Music Festival Drug Testing

After three young men died in a car crash heading home from a Blue Mountains festival last year, police opposed this year's festival going ahead. The driver, who survived, was charged with driving under the influence.

Psyfari festival organisers responded by putting on extra doctors, nurses and paramedics, as well as free drug and alcohol testing for drivers leaving. They had the backing of the local council as well as the landowners, who stood to be personally liable if anyone got hurt.

And so, last weekend, 5000 people took to the narrow road to a remote bush block, way out of mobile reception and a long drive from the hospital. On the way they passed through a roadblock manned by a dozen officers - way more than last year.

Over the course of the weekend police would conduct more than 2500 random breath tests and 250 random drug tests. About 10 per cent - or 25 people - would test positive for drug-driving.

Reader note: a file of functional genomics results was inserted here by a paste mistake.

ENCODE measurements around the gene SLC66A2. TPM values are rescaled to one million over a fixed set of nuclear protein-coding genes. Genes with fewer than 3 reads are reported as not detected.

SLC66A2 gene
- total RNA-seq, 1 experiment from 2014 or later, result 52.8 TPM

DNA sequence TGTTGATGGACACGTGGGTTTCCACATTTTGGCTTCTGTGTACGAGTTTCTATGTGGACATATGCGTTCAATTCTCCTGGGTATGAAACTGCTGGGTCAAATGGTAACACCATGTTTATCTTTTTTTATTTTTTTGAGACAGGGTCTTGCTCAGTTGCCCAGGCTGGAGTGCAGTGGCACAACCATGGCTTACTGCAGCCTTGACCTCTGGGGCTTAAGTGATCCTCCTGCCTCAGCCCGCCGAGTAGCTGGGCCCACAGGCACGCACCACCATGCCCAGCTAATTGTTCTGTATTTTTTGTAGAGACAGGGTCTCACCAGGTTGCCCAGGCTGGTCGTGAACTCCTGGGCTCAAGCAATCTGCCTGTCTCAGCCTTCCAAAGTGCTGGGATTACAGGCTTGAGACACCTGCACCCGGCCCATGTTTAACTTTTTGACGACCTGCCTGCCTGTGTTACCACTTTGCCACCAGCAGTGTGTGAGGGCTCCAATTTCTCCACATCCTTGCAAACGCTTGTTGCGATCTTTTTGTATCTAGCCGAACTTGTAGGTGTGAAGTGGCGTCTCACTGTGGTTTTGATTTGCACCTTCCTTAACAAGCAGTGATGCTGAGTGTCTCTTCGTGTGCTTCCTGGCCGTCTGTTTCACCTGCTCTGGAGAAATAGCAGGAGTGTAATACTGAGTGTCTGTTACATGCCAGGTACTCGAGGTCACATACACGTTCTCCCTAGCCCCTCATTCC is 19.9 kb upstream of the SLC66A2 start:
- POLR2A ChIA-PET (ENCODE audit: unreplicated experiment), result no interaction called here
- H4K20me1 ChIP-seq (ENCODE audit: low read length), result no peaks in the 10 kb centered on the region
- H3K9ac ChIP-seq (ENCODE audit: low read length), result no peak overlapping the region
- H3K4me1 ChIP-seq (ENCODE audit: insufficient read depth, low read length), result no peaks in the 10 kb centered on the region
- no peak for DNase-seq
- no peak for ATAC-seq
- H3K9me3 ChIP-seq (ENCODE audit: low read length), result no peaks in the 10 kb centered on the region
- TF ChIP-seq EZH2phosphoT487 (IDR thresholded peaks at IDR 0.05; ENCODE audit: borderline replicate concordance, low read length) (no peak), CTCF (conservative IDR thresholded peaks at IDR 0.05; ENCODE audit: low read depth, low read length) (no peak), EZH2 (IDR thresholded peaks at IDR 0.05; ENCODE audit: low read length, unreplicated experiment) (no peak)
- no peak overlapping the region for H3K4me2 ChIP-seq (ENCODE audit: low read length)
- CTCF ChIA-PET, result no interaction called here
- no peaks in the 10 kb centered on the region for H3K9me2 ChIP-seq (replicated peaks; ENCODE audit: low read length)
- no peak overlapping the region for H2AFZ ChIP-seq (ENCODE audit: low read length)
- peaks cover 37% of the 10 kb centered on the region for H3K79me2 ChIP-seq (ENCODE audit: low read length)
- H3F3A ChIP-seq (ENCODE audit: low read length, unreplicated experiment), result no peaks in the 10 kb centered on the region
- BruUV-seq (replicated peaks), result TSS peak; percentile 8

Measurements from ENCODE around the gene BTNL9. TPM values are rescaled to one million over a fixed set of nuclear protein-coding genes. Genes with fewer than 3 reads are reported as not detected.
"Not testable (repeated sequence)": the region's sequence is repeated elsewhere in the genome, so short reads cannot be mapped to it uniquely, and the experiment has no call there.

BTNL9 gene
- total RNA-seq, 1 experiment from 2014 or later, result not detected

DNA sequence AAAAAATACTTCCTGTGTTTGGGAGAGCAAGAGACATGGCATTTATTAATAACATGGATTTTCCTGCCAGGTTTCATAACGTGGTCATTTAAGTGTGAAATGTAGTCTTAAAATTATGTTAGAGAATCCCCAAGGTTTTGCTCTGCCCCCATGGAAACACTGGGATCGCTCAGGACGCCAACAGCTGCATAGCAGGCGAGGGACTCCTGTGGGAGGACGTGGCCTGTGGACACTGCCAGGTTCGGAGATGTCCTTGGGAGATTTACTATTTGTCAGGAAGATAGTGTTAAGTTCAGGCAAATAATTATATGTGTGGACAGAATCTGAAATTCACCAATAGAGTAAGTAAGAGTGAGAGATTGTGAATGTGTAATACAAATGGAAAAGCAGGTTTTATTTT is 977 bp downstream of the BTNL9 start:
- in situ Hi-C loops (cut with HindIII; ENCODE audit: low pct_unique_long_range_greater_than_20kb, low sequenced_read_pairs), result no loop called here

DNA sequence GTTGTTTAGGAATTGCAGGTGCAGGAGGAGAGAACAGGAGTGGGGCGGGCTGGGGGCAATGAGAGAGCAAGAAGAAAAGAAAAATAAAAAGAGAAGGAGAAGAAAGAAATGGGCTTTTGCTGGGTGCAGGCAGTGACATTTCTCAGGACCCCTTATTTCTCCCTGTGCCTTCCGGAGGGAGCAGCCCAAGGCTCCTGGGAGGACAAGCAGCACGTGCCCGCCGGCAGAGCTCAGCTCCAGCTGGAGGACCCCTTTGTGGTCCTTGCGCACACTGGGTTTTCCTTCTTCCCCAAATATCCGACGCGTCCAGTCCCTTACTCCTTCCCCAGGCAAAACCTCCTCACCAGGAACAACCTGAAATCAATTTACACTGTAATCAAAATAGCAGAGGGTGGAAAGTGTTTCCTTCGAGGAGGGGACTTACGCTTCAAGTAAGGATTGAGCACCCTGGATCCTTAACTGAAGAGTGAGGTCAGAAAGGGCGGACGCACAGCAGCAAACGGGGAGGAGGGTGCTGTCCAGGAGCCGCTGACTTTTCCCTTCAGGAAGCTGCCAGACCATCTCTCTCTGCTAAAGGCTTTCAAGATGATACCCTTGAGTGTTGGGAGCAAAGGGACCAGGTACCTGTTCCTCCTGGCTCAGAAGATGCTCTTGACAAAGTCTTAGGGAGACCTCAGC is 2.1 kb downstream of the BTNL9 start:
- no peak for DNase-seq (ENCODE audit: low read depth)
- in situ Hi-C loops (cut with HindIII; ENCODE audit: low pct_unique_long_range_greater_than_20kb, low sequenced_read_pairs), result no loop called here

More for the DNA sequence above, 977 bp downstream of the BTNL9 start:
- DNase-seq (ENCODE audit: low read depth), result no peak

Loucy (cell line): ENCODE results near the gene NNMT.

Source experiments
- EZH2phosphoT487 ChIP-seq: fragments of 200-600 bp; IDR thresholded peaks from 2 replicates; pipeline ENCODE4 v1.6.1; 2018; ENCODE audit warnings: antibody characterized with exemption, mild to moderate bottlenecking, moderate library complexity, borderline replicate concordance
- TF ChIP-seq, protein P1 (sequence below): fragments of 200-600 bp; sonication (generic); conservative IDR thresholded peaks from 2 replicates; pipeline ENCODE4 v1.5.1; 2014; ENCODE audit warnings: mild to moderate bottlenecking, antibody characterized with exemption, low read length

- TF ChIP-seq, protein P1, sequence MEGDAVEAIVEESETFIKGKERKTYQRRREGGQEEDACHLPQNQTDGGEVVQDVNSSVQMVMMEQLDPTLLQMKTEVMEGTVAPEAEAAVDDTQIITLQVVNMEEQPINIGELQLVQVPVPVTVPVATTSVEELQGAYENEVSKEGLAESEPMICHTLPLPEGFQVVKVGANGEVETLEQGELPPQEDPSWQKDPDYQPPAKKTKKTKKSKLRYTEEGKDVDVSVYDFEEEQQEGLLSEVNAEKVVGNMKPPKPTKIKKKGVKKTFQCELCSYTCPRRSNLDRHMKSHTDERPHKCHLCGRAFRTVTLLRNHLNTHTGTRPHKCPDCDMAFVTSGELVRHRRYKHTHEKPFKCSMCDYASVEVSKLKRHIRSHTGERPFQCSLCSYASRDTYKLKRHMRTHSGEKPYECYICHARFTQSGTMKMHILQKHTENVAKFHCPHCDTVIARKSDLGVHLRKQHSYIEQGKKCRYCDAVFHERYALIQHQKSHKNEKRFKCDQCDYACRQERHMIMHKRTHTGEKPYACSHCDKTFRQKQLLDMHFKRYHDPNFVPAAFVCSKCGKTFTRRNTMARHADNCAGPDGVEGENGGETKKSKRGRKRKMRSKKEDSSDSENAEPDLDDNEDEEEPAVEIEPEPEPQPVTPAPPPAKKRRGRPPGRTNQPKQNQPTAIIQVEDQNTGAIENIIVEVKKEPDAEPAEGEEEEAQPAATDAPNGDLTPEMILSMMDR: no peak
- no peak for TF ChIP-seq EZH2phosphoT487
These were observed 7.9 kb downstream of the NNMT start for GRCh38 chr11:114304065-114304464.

Psyfari is a bush doof that bills itself as a return to a time when "life was simple and life was wild". More than a few punters were smuggling in drugs like MDMA and weed.

The officer in charge described it as a "real perfect storm for a really unsafe outcome."

Meanwhile, the rest of the state, including organisers of other festivals, looked on for clues to how festivals would be policed this coming summer. Last festival season saw five drug-related deaths and a deepening rift over NSW drug reform.

There had been renewed calls for allowing punters to have drugs tested inside festivals, to avoid overdoses, and no sign these calls would be heeded.

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